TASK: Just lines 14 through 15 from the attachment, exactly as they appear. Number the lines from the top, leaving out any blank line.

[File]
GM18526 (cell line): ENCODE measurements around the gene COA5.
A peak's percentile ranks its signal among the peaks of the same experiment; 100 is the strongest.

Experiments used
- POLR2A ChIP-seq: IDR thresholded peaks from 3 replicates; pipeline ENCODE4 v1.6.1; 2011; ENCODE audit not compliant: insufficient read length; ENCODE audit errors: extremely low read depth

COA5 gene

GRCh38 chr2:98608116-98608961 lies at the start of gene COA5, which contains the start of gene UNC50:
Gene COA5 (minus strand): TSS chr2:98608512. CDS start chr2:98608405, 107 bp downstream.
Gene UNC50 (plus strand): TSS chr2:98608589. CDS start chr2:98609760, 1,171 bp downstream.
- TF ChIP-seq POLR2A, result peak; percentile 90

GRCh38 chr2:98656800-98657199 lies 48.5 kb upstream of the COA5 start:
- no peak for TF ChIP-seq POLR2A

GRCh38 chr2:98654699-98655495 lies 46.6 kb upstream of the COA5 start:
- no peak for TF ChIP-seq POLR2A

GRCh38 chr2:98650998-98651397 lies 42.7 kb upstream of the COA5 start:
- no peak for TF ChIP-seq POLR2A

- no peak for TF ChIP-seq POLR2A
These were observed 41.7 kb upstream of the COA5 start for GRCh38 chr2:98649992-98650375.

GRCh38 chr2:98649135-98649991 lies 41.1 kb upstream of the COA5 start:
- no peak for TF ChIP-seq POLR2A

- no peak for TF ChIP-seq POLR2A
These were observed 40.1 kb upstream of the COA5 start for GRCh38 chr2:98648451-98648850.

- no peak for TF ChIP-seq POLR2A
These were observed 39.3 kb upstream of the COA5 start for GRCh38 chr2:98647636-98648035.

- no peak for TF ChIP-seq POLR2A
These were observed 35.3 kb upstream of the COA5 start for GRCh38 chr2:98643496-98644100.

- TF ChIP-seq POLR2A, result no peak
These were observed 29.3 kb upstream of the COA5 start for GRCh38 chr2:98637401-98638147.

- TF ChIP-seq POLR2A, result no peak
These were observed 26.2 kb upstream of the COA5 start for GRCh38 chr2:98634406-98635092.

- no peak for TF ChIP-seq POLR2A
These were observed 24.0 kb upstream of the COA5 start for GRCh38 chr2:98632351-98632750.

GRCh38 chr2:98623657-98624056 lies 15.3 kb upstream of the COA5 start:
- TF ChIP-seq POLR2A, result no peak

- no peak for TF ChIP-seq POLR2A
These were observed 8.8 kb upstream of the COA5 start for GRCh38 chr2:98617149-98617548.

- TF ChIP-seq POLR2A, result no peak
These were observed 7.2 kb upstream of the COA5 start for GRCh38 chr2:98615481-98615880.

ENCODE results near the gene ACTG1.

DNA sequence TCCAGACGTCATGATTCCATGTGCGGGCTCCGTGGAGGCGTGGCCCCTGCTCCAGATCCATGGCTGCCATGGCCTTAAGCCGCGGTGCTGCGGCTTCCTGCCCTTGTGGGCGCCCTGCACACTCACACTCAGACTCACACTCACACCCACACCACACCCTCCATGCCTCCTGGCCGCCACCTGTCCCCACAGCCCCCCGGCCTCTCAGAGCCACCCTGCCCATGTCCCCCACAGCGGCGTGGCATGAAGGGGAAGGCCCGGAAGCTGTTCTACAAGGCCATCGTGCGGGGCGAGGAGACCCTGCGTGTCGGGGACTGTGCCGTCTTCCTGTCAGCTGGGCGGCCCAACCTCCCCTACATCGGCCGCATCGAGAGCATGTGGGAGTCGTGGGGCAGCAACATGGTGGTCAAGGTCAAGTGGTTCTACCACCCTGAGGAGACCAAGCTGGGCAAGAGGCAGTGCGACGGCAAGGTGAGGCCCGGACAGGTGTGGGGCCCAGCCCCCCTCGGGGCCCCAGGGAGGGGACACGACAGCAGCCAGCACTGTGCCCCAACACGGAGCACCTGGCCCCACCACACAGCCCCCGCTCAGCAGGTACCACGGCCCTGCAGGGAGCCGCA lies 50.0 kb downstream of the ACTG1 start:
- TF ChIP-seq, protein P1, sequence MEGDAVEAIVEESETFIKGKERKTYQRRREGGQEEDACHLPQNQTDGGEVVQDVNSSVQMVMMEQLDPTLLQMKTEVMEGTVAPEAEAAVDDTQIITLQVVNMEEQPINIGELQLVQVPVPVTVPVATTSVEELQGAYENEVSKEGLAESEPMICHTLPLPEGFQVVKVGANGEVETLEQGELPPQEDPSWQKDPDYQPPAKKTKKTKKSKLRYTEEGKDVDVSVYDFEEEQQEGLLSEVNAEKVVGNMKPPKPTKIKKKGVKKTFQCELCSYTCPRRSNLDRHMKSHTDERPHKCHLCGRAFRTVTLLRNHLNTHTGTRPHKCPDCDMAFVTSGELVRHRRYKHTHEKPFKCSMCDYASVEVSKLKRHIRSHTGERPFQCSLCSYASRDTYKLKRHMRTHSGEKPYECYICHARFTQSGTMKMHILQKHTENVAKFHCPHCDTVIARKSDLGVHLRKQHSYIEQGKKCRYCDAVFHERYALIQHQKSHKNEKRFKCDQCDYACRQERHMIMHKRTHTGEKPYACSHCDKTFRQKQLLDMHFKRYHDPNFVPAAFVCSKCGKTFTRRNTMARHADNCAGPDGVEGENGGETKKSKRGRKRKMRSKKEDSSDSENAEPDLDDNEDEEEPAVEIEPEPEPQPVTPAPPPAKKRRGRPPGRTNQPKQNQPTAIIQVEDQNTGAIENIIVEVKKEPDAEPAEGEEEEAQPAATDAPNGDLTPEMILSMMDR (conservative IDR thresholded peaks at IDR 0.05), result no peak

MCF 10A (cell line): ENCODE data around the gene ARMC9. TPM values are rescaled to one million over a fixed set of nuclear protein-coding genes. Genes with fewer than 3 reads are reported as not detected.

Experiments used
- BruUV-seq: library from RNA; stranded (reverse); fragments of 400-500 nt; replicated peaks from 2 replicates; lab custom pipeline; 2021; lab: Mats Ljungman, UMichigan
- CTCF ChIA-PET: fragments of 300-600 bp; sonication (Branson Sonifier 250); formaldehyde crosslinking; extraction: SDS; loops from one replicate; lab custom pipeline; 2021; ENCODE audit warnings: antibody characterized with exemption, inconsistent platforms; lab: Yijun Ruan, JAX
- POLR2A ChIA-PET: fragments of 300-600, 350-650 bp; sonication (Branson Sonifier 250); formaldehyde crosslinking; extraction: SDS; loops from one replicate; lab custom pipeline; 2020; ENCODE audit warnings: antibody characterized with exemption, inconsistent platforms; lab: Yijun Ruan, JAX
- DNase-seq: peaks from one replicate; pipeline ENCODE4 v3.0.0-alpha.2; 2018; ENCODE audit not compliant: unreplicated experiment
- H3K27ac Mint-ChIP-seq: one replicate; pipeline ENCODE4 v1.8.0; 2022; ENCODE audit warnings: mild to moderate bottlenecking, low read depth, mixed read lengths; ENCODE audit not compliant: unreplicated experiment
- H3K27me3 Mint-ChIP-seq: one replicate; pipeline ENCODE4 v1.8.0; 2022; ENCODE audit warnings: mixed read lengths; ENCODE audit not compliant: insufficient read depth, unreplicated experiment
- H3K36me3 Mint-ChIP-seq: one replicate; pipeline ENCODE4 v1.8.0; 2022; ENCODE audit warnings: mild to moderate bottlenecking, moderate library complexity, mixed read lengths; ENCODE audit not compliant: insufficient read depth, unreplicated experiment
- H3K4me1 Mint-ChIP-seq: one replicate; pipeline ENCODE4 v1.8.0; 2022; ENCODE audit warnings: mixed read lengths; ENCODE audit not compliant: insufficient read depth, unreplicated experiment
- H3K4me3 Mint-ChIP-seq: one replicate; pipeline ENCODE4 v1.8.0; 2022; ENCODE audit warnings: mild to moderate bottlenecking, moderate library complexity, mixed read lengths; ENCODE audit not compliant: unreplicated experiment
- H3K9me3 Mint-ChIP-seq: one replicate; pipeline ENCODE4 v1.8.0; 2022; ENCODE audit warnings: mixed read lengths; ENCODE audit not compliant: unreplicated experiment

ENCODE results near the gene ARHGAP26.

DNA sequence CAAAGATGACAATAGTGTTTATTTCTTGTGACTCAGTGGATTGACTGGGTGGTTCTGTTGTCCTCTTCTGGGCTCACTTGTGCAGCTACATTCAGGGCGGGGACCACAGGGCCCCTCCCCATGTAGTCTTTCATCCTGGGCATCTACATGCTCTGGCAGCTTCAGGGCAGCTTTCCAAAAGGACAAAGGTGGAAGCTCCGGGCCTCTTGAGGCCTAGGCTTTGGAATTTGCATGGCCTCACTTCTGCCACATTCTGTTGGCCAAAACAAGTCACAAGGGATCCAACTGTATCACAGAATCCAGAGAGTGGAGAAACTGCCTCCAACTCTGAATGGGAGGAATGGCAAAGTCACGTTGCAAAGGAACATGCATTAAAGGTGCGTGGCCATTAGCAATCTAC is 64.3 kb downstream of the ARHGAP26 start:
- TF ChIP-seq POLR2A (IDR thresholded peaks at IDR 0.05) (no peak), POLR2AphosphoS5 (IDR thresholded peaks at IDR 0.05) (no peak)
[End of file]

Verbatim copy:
GRCh38 chr2:98650998-98651397 lies 42.7 kb upstream of the COA5 start:
- no peak for TF ChIP-seq POLR2A